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As cold and flu season rolls around, there are a bevy of products you can turn to that purport to help boost your immunity. But how well do they actually work?
Since the function of the immune system is to react to challenges and develop new defenses, it can be improved. Every time you catch a cold or get vaccinated, your immune system builds a new army of killer T-cells, ready to fight off a future recurrence of the same pathogen.
But there is no nutritional supplement, superfood, or mind, body or spirit technique that will do this for you. Harvard Medical School has stated, “The concept of boosting immunity actually makes little sense scientifically. In fact, boosting the number of cells in your body—immune cells or others—is not necessarily a good thing,” and can lead to autoimmune disease in the case of your immune system.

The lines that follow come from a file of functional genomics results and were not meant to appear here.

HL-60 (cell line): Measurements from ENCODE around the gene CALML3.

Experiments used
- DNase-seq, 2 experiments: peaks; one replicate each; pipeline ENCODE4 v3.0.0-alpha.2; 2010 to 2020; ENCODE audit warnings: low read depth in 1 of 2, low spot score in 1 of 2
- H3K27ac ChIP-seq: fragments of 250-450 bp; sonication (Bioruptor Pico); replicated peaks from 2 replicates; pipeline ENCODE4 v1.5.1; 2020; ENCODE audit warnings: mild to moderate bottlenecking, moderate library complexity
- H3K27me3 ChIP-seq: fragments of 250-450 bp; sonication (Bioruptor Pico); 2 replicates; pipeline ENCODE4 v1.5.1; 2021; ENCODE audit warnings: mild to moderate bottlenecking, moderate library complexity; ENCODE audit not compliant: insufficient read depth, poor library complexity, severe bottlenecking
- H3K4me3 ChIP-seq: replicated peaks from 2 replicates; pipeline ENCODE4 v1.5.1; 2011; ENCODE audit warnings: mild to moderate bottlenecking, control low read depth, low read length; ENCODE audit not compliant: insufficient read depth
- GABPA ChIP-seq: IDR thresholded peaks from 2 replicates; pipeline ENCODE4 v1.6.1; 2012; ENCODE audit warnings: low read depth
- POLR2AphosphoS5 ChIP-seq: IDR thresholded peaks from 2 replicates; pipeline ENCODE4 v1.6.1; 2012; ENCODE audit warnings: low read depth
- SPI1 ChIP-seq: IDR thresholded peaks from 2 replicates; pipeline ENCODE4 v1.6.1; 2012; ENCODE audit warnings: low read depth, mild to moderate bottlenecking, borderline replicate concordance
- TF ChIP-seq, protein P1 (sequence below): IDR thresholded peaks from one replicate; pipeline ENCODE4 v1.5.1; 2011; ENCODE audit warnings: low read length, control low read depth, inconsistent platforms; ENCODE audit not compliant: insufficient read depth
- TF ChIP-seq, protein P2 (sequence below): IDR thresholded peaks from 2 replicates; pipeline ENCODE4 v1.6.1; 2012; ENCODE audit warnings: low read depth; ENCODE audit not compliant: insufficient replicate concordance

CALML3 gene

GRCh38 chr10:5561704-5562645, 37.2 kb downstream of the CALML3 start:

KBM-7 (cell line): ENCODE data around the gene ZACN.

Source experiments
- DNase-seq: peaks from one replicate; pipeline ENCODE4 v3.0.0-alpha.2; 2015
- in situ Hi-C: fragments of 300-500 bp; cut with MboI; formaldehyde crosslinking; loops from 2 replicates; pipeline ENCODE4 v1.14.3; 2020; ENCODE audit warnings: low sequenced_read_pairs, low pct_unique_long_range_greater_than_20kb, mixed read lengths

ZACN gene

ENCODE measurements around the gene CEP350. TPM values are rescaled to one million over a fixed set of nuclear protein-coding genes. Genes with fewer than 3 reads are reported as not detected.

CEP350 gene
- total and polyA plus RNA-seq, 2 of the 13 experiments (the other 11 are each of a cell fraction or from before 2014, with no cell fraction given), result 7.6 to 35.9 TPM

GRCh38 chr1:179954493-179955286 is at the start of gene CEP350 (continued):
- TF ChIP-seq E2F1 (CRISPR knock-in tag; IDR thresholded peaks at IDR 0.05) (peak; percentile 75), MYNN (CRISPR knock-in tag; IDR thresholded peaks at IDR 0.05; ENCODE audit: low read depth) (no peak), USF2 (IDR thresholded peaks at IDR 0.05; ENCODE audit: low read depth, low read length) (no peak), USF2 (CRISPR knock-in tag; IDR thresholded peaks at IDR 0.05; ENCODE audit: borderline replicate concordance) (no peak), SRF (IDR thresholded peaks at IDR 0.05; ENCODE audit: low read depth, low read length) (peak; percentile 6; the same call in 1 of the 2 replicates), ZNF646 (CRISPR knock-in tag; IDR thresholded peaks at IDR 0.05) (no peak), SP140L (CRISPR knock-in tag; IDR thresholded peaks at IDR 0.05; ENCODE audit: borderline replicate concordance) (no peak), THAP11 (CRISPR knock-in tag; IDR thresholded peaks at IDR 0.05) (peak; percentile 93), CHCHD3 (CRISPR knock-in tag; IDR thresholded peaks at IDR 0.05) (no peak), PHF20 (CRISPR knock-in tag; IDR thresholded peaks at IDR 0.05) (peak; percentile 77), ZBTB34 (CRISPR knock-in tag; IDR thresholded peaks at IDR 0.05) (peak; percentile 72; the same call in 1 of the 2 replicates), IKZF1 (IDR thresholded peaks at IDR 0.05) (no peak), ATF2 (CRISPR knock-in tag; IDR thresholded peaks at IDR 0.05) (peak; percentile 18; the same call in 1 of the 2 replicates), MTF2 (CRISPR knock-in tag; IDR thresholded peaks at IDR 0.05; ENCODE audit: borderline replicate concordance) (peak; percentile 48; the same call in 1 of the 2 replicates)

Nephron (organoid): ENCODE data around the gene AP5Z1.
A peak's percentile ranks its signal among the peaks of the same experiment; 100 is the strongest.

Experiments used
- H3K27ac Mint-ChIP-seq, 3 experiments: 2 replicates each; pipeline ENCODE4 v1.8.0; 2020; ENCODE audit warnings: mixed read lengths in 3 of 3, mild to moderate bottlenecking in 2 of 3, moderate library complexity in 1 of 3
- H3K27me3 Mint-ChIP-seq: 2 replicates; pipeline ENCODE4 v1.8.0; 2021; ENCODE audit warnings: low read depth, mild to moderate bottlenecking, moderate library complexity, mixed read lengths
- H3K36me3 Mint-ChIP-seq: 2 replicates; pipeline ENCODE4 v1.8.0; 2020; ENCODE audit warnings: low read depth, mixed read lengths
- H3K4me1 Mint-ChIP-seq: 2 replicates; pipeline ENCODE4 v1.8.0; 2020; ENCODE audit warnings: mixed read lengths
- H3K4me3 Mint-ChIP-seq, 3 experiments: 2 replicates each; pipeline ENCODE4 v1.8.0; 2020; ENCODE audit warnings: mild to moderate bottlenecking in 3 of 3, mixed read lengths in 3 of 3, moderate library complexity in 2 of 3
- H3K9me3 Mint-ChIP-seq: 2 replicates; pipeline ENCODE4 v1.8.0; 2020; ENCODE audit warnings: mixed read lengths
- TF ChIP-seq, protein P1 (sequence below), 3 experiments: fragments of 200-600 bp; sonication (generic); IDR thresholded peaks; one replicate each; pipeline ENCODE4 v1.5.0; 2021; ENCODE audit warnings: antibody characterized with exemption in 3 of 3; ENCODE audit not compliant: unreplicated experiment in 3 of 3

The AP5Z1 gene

So while you can’t supercharge your immune system, you can take precautions to prevent getting sick. These include practicing good hygiene (like regular hand-washing), getting vaccinated (including flu shots), practicing food safety, being knowledgeable and vigilant when traveling to foreign countries, drinking clean water and practicing safe sex.